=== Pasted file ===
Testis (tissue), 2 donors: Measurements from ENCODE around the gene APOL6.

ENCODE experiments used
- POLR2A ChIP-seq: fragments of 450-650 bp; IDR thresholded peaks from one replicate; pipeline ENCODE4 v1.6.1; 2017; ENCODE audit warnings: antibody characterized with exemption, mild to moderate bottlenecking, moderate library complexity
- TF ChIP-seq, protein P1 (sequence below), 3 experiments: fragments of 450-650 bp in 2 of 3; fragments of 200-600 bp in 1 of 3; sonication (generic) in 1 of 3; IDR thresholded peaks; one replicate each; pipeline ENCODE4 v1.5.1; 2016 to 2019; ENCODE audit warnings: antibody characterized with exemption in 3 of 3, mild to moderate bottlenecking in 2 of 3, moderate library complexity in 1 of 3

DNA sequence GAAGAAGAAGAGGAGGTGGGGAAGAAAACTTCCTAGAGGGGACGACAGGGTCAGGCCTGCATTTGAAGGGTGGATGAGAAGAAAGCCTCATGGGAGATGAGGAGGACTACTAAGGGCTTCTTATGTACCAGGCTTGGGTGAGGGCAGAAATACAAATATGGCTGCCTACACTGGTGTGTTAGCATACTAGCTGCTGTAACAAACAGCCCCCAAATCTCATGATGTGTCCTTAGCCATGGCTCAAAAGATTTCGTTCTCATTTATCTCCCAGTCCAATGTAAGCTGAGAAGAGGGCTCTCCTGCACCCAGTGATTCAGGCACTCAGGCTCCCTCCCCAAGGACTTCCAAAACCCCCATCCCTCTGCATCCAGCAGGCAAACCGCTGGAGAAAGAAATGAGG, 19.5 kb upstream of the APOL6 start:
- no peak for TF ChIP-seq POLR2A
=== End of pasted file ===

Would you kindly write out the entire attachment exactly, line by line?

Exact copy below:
Testis (tissue), 2 donors: Measurements from ENCODE around the gene APOL6.

ENCODE experiments used
- POLR2A ChIP-seq: fragments of 450-650 bp; IDR thresholded peaks from one replicate; pipeline ENCODE4 v1.6.1; 2017; ENCODE audit warnings: antibody characterized with exemption, mild to moderate bottlenecking, moderate library complexity
- TF ChIP-seq, protein P1 (sequence below), 3 experiments: fragments of 450-650 bp in 2 of 3; fragments of 200-600 bp in 1 of 3; sonication (generic) in 1 of 3; IDR thresholded peaks; one replicate each; pipeline ENCODE4 v1.5.1; 2016 to 2019; ENCODE audit warnings: antibody characterized with exemption in 3 of 3, mild to moderate bottlenecking in 2 of 3, moderate library complexity in 1 of 3

DNA sequence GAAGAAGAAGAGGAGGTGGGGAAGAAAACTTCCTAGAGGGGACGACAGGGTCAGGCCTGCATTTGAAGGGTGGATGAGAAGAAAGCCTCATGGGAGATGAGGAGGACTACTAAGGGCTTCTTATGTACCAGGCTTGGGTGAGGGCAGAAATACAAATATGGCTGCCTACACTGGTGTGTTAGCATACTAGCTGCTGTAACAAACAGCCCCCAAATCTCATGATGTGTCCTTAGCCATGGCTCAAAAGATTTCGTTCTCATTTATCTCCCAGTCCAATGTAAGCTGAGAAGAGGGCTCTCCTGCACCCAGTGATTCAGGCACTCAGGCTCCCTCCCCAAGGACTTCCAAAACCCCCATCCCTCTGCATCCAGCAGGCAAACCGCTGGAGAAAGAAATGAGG, 19.5 kb upstream of the APOL6 start:
- no peak for TF ChIP-seq POLR2A